Antiquated Air Traffic Control

Today, the Senate turned to the Federal Aviation Administration authorization, H.R.1586. The last four-year authorization expired September 30, 2007. What caused this 2½ year delay? Congress couldn’t agree on how to apportion the excise and ticket taxes to pay for a desperately needed modernization of the air traffic control system.

Your car has GPS. Your phone has GPS. Commercial airliners have GPS, but the air traffic control system still relies on radar and radio position reports. That costs billions of dollars in extra miles traveled every year. The airlines correctly believe they pay more than their fair share of the costs, but private pilots (I used to be one.) have more political clout and refuse to share more costs.

Then there’s the problem of Memphis, TN-based Fedex’s avoidance of a union for its workers, which puts it at an advantage over its main competitor, unionized United Parcel Service. The House version of H.R.1586 would apply existing labor laws equally to both companies, but that prompted Tennessee Senators Lamar Alexander (R-TN) and Bob Corker (R-TN) to hold up the bill. They relented when they concluded they have the votes to kill the bill before it goes to President Obama if it includes the Fedex (FDX) provision.

Airline objections to increased inspections of foreign repair shops are another hangup, as is a provision to publicize pilot performance information, and the killer — your yet to be enacted right to food, water, and a bathroom after getting stuck on the tarmac for 3 hours. As always, the traveler in me must trade off with the economist in me weighing the additional costs. I haven’t done the analysis, but the fuel and time savings from improved air traffic control would sure seem to outweigh the costs.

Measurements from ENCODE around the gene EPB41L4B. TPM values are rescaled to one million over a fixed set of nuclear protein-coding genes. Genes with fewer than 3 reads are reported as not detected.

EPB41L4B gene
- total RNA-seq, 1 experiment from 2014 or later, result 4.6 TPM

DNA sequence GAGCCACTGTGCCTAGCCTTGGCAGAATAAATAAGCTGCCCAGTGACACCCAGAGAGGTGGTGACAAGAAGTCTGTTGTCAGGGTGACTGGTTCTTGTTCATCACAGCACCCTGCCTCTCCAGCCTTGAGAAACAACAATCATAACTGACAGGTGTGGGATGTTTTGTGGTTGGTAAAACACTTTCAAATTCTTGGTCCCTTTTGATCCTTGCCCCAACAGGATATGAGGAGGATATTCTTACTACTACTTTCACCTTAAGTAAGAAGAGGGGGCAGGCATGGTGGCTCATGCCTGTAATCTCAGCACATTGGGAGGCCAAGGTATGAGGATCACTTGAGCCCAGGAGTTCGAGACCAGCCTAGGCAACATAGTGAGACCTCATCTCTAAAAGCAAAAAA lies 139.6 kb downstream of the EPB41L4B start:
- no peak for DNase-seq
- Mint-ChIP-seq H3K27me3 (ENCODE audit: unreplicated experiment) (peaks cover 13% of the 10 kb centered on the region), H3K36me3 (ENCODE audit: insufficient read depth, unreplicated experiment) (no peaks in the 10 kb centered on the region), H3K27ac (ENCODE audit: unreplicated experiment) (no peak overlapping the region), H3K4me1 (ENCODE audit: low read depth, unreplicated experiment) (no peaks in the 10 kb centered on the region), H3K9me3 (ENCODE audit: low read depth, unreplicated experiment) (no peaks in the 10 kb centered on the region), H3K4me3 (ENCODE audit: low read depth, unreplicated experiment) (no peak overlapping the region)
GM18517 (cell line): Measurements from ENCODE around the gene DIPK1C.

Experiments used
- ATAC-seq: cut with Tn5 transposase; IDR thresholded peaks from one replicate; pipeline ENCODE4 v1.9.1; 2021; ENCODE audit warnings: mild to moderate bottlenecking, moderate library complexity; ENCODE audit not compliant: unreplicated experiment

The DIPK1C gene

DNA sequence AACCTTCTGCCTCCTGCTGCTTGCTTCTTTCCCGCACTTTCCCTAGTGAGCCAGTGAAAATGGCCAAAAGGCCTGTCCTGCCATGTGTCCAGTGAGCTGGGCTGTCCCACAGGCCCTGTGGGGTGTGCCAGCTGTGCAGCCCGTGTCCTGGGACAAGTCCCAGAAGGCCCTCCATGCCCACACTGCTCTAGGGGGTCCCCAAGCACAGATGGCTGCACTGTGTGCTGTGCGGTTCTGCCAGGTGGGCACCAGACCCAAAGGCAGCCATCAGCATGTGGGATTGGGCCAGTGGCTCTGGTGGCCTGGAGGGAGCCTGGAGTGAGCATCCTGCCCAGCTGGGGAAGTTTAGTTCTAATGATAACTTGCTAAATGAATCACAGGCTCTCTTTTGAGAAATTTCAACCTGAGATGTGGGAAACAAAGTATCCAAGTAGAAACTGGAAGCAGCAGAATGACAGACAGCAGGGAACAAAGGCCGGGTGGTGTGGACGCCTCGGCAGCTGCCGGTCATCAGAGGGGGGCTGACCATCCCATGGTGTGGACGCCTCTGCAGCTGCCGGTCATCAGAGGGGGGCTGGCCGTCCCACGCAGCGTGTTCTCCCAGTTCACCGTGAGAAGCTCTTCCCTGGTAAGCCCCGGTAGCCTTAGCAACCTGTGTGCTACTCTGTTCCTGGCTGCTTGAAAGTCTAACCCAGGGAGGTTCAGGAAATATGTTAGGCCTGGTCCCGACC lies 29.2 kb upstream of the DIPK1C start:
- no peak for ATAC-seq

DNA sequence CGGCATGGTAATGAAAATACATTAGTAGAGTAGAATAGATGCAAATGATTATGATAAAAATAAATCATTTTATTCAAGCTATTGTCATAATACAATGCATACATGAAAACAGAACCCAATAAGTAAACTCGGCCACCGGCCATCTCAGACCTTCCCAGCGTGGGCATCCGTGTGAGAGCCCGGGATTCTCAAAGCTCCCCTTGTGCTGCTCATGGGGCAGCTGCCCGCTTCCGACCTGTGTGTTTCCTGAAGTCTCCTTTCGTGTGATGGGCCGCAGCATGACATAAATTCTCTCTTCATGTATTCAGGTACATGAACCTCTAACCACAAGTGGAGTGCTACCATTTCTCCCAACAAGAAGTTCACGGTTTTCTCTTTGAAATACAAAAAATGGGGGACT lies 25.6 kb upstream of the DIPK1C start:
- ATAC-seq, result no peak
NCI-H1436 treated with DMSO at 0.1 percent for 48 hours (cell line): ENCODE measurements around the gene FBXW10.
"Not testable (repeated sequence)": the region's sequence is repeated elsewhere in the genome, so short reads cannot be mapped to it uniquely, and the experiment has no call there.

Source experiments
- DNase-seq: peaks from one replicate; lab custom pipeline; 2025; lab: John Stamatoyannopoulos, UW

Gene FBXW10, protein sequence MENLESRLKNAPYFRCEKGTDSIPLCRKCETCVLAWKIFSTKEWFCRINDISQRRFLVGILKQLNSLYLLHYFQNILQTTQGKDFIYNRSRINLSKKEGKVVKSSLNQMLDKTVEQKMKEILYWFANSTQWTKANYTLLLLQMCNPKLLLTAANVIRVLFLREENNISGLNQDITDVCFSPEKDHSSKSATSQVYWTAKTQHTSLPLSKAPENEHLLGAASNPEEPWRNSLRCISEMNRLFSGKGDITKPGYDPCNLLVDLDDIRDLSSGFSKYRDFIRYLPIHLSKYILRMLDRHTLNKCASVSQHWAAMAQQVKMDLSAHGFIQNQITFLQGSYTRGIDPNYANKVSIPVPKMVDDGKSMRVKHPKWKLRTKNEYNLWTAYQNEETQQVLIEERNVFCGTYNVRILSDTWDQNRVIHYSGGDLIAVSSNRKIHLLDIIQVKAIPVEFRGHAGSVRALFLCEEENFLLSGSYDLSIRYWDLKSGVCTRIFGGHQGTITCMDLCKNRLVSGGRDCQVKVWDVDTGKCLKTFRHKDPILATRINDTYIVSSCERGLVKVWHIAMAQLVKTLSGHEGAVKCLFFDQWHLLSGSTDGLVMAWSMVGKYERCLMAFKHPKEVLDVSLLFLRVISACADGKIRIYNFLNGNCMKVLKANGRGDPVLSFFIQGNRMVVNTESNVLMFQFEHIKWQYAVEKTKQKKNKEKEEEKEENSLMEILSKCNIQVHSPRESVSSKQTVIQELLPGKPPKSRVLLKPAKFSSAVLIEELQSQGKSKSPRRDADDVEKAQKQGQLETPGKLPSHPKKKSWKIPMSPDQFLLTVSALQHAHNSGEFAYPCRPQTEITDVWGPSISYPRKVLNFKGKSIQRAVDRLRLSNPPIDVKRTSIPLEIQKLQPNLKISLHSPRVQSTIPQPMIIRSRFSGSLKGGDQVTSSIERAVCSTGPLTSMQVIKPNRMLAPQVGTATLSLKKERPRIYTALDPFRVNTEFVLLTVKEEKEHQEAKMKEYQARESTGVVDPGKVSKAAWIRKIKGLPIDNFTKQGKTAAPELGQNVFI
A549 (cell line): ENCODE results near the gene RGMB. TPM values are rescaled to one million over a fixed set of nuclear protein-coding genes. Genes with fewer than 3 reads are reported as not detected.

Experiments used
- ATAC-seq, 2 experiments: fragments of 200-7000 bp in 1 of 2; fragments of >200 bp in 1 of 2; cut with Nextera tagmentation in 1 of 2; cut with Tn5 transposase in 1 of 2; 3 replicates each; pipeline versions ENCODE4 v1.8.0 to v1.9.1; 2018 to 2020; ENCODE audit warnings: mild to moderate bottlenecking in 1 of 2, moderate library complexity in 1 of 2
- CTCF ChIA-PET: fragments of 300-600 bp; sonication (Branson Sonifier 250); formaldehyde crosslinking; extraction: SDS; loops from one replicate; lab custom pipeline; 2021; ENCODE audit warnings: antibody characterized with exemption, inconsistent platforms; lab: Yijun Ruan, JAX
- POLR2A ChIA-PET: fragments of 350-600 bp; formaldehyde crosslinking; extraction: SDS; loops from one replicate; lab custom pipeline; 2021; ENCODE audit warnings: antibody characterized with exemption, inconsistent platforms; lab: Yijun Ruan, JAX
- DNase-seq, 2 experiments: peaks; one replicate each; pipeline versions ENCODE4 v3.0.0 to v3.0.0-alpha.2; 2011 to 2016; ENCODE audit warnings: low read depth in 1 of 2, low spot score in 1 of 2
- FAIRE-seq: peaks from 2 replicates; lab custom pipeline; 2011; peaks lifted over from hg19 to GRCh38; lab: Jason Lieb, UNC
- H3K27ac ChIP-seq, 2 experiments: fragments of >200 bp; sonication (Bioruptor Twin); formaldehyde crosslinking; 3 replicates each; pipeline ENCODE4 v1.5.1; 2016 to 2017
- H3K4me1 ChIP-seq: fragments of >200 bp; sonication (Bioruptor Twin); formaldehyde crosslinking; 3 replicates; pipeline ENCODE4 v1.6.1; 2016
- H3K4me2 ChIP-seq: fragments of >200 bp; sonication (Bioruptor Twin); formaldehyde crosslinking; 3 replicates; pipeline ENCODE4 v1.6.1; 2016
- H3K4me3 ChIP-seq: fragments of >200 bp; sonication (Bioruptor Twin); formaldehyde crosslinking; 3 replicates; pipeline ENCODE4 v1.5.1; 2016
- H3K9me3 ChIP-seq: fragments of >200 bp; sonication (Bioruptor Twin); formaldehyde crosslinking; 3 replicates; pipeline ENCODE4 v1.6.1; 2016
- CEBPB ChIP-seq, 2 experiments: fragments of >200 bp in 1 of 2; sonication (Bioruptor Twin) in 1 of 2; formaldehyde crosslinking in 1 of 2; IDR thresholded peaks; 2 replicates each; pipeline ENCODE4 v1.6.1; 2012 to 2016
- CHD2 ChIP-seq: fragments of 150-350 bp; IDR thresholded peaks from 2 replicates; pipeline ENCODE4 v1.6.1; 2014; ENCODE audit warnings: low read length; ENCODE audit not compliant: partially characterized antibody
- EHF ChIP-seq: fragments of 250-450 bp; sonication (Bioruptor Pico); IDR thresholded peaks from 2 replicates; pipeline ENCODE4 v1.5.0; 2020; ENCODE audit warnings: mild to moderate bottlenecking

About Pete Davis 99 Articles

Affiliation: Davis Capital Investment Ideas

Pete Davis advises Wall Street money managers on Washington policy developments that affect the financial markets. President of his own consulting firm since 1992, Davis Capital Investment Ideas, he draws on 11 years of experience as a Capitol Hill economist with the Joint Committee on Taxation (1974-1981), the Senate Budget Committee (1981-1983), and Senator Robert C. Byrd (1992). He worked in the House and Senate, and for Republicans and Democrats.

Davis brought the first computer policy model, the Treasury Individual Income Tax Model, to Capitol Hill in early 1974, when he became a revenue estimator on the Joint Committee on Taxation. He formulated the 1975 rebate, the earned income tax credit, the 1976 estate tax rates, the 1978 marginal tax rates, and the Roth-Kemp tax cut. He left Capitol Hill in 1983 for the Washington Research Office of Prudential-Bache Securities, where he advised investors for seven years.

Davis has long written a newsletter on the Washington-Wall Street connection for his clients; Capital Gains and Games is his first foray into the blogosphere.

Visit: Capital Gains and Games

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